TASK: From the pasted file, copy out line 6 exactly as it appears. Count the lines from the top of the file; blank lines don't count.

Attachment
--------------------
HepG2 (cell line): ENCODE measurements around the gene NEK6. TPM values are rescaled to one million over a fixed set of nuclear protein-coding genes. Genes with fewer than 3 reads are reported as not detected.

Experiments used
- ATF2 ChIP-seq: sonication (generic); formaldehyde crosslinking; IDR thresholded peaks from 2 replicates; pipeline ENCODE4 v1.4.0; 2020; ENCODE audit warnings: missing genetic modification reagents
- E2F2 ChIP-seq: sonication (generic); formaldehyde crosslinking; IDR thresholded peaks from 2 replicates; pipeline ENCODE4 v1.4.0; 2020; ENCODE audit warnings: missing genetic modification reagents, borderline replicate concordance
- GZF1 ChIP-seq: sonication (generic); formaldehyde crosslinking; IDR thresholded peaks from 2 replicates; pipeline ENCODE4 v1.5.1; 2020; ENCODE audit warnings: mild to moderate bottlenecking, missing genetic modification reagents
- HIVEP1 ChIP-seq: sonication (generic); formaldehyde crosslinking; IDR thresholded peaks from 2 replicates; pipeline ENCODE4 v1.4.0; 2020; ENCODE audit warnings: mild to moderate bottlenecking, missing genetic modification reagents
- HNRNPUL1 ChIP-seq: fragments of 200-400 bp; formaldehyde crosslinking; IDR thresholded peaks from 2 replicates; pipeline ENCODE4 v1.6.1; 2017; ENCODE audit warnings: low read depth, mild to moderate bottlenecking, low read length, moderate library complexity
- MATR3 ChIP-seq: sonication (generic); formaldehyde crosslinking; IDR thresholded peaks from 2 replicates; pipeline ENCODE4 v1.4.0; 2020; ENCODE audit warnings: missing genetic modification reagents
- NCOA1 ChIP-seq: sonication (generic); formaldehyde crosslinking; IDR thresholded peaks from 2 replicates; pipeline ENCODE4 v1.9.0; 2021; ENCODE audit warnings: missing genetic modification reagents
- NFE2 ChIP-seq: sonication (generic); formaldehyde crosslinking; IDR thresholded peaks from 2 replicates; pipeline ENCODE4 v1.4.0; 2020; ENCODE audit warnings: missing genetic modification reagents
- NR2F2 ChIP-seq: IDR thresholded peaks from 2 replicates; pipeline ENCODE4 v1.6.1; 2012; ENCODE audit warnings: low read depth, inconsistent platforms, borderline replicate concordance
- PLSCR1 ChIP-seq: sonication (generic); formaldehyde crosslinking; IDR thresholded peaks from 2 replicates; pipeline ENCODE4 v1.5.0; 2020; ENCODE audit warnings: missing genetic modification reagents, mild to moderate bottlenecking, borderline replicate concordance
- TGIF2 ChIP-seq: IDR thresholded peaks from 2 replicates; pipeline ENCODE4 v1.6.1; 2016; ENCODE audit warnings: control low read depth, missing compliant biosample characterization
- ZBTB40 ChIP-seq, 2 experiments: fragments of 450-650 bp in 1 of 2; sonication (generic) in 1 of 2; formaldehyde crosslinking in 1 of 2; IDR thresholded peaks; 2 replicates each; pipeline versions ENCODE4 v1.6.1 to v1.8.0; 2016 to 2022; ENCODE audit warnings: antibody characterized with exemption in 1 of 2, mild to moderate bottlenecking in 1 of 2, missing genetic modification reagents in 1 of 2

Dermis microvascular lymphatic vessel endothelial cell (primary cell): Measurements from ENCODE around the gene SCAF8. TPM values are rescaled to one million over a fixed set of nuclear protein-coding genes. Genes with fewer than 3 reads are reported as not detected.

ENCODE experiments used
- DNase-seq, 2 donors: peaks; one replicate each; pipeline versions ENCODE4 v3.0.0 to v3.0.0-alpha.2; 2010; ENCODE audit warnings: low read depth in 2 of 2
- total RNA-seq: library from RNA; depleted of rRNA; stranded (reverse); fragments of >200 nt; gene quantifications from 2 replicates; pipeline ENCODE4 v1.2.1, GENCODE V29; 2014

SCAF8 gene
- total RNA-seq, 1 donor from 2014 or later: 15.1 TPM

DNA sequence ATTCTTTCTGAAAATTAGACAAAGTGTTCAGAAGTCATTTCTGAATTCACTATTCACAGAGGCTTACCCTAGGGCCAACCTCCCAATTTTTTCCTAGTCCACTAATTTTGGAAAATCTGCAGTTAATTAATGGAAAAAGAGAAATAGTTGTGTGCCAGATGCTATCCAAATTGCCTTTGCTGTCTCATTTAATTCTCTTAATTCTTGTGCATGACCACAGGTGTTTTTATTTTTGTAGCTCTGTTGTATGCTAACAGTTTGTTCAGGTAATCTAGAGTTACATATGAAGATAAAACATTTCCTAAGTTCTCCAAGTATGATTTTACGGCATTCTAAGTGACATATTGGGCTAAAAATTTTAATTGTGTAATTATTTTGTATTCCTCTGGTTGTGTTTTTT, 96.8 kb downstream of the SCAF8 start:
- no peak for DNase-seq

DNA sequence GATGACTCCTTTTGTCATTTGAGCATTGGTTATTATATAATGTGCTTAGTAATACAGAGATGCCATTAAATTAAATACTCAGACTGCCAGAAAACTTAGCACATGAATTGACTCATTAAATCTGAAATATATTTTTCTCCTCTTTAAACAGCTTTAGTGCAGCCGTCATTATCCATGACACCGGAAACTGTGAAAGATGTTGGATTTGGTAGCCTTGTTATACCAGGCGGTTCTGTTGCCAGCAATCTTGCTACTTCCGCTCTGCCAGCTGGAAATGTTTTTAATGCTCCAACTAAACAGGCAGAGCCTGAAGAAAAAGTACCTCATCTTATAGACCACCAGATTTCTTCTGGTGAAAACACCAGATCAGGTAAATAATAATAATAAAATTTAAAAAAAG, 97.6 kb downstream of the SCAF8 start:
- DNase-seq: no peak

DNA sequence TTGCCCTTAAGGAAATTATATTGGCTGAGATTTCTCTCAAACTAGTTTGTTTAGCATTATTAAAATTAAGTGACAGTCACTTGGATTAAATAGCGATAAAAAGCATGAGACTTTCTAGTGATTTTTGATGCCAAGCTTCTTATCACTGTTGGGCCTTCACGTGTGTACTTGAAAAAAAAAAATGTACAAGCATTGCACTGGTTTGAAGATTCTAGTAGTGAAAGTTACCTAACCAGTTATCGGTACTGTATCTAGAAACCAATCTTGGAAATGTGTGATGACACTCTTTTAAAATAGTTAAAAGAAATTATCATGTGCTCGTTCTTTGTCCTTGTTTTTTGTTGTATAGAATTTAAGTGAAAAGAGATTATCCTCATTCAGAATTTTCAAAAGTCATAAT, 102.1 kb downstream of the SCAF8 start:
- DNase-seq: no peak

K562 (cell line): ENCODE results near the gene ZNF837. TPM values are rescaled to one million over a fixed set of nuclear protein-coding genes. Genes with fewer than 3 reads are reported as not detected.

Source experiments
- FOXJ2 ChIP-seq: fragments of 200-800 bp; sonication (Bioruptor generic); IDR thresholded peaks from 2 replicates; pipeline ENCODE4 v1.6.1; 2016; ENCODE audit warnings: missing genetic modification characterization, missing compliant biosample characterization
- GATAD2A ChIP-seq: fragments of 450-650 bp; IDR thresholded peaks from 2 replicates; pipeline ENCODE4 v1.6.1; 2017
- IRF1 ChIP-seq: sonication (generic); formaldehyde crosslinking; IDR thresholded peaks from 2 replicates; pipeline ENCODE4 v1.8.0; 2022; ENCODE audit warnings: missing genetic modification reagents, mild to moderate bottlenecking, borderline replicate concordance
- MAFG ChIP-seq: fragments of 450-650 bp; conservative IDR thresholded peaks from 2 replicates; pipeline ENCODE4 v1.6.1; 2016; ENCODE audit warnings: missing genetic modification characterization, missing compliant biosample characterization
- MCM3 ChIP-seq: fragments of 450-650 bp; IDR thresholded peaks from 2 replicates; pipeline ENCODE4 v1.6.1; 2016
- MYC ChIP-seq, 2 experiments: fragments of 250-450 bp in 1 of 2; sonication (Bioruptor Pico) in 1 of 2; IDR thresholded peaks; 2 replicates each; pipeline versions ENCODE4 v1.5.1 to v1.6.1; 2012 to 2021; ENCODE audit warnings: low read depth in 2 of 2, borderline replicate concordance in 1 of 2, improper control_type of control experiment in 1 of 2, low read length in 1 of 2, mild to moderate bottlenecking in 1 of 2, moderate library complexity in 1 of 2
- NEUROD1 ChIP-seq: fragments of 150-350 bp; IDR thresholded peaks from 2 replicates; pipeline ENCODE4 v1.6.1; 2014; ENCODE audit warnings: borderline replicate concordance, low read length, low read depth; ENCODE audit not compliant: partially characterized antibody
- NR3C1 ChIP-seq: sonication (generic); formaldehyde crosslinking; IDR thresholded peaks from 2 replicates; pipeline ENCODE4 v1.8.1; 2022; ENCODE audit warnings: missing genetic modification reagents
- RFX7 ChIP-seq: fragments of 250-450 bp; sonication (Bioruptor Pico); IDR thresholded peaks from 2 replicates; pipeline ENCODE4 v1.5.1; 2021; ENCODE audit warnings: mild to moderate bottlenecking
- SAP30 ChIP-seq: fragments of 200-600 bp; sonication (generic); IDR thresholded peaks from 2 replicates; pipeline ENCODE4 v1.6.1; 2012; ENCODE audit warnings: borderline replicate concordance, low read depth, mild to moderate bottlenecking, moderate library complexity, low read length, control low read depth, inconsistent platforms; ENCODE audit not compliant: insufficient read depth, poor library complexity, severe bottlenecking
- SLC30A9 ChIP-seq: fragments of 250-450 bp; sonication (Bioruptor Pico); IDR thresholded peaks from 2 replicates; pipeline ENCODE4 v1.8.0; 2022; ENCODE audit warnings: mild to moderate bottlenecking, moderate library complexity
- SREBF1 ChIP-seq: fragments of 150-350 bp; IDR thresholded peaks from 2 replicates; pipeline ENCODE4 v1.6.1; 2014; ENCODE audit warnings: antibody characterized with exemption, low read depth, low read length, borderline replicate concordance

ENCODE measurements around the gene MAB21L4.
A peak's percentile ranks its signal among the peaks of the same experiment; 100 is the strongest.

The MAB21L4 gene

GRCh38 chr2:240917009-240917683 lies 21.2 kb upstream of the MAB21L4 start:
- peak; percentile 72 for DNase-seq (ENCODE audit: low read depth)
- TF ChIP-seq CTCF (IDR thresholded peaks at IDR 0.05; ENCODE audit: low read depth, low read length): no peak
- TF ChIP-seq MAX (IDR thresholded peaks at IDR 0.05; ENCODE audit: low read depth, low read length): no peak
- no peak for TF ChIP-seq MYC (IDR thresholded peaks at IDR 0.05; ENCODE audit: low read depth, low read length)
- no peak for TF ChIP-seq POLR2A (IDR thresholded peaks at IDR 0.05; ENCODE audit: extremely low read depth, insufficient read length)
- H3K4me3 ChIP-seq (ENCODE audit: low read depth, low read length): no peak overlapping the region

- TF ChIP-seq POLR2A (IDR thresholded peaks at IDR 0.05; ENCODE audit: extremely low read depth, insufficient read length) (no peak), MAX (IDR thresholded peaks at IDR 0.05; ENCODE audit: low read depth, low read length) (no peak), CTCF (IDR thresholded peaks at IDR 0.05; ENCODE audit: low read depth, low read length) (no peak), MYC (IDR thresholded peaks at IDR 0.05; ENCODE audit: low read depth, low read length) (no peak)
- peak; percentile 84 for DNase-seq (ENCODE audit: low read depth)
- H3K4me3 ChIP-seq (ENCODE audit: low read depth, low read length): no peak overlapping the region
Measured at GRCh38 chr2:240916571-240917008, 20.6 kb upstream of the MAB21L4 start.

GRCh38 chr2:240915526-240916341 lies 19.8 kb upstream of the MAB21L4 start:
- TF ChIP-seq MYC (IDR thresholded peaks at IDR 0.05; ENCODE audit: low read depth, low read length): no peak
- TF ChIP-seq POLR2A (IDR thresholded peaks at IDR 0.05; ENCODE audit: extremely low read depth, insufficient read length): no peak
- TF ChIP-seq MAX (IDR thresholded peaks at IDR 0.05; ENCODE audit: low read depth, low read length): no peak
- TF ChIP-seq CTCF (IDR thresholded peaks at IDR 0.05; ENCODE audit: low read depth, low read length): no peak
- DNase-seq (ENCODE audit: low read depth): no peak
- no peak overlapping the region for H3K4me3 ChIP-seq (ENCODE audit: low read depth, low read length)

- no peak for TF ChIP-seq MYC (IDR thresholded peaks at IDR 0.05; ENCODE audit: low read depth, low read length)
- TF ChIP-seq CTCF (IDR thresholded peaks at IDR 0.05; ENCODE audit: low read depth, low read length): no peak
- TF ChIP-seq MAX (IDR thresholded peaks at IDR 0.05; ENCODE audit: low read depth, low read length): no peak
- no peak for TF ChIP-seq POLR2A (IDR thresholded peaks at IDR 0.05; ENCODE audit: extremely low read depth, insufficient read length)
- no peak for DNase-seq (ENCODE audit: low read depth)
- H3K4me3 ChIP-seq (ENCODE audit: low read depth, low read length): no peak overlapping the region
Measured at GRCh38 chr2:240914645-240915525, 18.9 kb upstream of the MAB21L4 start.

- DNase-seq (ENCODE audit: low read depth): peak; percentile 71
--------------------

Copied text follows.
- HIVEP1 ChIP-seq: sonication (generic); formaldehyde crosslinking; IDR thresholded peaks from 2 replicates; pipeline ENCODE4 v1.4.0; 2020; ENCODE audit warnings: mild to moderate bottlenecking, missing genetic modification reagents